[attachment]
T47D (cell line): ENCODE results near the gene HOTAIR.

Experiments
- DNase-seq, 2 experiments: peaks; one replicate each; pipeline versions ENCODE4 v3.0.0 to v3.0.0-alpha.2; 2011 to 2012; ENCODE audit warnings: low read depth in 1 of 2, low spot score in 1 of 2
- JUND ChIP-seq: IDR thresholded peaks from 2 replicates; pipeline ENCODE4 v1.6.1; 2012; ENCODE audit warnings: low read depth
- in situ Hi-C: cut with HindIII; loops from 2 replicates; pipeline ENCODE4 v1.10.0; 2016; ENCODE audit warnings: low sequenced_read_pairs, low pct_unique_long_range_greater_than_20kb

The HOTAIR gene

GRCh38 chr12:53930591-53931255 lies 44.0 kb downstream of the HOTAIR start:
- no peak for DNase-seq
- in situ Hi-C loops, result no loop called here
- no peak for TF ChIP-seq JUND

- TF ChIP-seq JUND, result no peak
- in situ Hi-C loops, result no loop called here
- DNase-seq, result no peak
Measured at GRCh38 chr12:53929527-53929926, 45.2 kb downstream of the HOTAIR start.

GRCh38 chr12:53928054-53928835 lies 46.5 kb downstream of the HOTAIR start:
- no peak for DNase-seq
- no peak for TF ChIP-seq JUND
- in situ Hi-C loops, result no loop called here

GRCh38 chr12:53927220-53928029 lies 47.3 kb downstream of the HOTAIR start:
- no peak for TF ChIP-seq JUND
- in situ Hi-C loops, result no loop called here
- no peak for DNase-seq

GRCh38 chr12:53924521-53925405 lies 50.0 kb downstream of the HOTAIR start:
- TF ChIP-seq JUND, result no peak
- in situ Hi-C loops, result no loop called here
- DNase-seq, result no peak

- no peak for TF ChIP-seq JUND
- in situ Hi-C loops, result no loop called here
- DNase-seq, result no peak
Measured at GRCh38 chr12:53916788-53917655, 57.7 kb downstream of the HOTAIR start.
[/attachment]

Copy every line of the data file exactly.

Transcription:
T47D (cell line): ENCODE results near the gene HOTAIR.

Experiments
- DNase-seq, 2 experiments: peaks; one replicate each; pipeline versions ENCODE4 v3.0.0 to v3.0.0-alpha.2; 2011 to 2012; ENCODE audit warnings: low read depth in 1 of 2, low spot score in 1 of 2
- JUND ChIP-seq: IDR thresholded peaks from 2 replicates; pipeline ENCODE4 v1.6.1; 2012; ENCODE audit warnings: low read depth
- in situ Hi-C: cut with HindIII; loops from 2 replicates; pipeline ENCODE4 v1.10.0; 2016; ENCODE audit warnings: low sequenced_read_pairs, low pct_unique_long_range_greater_than_20kb

The HOTAIR gene

GRCh38 chr12:53930591-53931255 lies 44.0 kb downstream of the HOTAIR start:
- no peak for DNase-seq
- in situ Hi-C loops, result no loop called here
- no peak for TF ChIP-seq JUND

- TF ChIP-seq JUND, result no peak
- in situ Hi-C loops, result no loop called here
- DNase-seq, result no peak
Measured at GRCh38 chr12:53929527-53929926, 45.2 kb downstream of the HOTAIR start.

GRCh38 chr12:53928054-53928835 lies 46.5 kb downstream of the HOTAIR start:
- no peak for DNase-seq
- no peak for TF ChIP-seq JUND
- in situ Hi-C loops, result no loop called here

GRCh38 chr12:53927220-53928029 lies 47.3 kb downstream of the HOTAIR start:
- no peak for TF ChIP-seq JUND
- in situ Hi-C loops, result no loop called here
- no peak for DNase-seq

GRCh38 chr12:53924521-53925405 lies 50.0 kb downstream of the HOTAIR start:
- TF ChIP-seq JUND, result no peak
- in situ Hi-C loops, result no loop called here
- DNase-seq, result no peak

- no peak for TF ChIP-seq JUND
- in situ Hi-C loops, result no loop called here
- DNase-seq, result no peak
Measured at GRCh38 chr12:53916788-53917655, 57.7 kb downstream of the HOTAIR start.